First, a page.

Other highlights will include a model train exhibit, which will make its second appearance at the show. "Kids love it," Sprague said. And the book store outside the lecture hall will be back, because Books a Million agreed to sponsor it.

Estabrook's garden center, a longtime flower show participant, will not be designing a garden this year, Sprague said, but will be decorating the entrance to the flower show and showing off its new line of "Hort Couture" plants.

When it's all over on March 10, exhibitors will be donating many of the flowers, flowering shrubs and small trees from their gardens to be auctioned live at the Cumberland County Master Gardener Plant Auction that afternoon.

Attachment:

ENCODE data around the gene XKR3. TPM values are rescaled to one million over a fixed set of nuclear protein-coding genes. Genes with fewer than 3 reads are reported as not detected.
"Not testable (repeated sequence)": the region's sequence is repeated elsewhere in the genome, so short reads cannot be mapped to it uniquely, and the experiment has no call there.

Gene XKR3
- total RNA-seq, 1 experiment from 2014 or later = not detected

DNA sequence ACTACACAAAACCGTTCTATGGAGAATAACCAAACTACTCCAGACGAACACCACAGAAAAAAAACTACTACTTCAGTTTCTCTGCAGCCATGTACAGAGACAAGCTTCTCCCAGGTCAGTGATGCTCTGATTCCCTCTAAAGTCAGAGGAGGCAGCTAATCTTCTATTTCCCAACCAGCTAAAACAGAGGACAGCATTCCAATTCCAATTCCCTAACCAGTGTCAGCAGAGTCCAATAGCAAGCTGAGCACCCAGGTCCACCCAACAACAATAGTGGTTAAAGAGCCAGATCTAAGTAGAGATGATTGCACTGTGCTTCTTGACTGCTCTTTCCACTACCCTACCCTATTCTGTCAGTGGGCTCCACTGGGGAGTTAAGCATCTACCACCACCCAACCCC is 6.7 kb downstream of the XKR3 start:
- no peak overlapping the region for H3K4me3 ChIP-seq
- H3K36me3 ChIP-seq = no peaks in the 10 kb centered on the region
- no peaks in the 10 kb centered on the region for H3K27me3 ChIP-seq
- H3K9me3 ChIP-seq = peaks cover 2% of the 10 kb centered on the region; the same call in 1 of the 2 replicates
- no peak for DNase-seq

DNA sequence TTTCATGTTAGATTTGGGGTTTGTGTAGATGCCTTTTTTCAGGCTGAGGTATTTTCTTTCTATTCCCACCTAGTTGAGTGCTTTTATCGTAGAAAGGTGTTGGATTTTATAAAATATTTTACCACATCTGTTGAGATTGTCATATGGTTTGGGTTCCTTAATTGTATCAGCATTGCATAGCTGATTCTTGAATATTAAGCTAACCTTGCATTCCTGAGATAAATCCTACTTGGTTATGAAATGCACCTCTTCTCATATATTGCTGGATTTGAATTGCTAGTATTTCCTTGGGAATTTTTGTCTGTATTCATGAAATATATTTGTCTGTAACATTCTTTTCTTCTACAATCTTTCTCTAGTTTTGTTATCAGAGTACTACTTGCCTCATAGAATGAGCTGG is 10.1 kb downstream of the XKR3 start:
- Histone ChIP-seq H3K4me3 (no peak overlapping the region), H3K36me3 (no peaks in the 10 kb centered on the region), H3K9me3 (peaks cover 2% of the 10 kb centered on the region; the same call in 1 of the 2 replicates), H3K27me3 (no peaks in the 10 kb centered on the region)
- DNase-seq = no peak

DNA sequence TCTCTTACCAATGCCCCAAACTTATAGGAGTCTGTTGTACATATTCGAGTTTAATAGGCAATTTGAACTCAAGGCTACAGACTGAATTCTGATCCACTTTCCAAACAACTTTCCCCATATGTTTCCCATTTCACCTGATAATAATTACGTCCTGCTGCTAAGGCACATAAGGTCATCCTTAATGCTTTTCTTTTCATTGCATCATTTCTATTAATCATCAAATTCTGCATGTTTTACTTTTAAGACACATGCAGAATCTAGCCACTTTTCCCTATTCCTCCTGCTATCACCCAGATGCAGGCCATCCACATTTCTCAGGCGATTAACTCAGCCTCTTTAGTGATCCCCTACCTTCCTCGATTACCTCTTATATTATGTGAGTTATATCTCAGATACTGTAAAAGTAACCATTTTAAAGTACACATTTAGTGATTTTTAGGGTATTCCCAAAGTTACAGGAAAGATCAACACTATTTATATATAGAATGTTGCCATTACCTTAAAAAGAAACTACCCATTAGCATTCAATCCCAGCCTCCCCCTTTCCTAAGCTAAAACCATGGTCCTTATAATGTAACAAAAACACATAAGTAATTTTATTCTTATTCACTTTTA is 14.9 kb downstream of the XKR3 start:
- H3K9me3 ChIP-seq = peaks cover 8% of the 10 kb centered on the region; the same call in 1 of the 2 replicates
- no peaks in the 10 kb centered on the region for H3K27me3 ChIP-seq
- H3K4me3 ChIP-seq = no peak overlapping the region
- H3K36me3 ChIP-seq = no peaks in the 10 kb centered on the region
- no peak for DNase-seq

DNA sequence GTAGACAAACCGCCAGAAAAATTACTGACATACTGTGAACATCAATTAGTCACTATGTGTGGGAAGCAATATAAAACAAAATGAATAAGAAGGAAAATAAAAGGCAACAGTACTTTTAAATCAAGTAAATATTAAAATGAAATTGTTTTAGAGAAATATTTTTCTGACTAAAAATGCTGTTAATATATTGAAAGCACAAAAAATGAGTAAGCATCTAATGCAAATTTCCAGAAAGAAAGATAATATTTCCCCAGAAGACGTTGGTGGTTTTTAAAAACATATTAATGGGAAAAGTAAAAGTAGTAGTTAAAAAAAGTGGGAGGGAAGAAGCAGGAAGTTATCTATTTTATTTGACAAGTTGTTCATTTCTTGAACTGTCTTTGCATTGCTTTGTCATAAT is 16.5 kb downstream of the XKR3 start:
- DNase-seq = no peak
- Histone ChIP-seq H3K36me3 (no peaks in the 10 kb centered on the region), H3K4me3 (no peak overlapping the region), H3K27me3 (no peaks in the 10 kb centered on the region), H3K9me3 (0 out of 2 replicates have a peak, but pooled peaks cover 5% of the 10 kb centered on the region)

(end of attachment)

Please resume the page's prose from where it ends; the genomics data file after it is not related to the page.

Vendors and businesses from the greater Portland area have also donated a lot of non-gardening-related items for a silent auction, ranging from culinary gift sets to yoga classes.

The auction typically raises $6,000 to $11,000 for a good cause. This year, the proceeds will go to the University of Maine Cooperative Extension Demonstration Garden and the Maine Harvest for Hunger Gardens in Cumberland County.

In the market for 500 square feet of sod or a funky-looking garden fence? The plant auction's got you covered.

The auction list also includes a field-dug Currier McEwen iris (a pop star of the iris world), 7 cubic yards of gravel or soil, a 2-ton boulder and two pick-up truckloads of sheep manure.

"To people that are die-hard gardeners, that's really primo stuff," said Amy Witt, a horticulturist at the Cooperative Extension. 

Staff Writer Meredith Goad can be contacted at 791-6332 or at: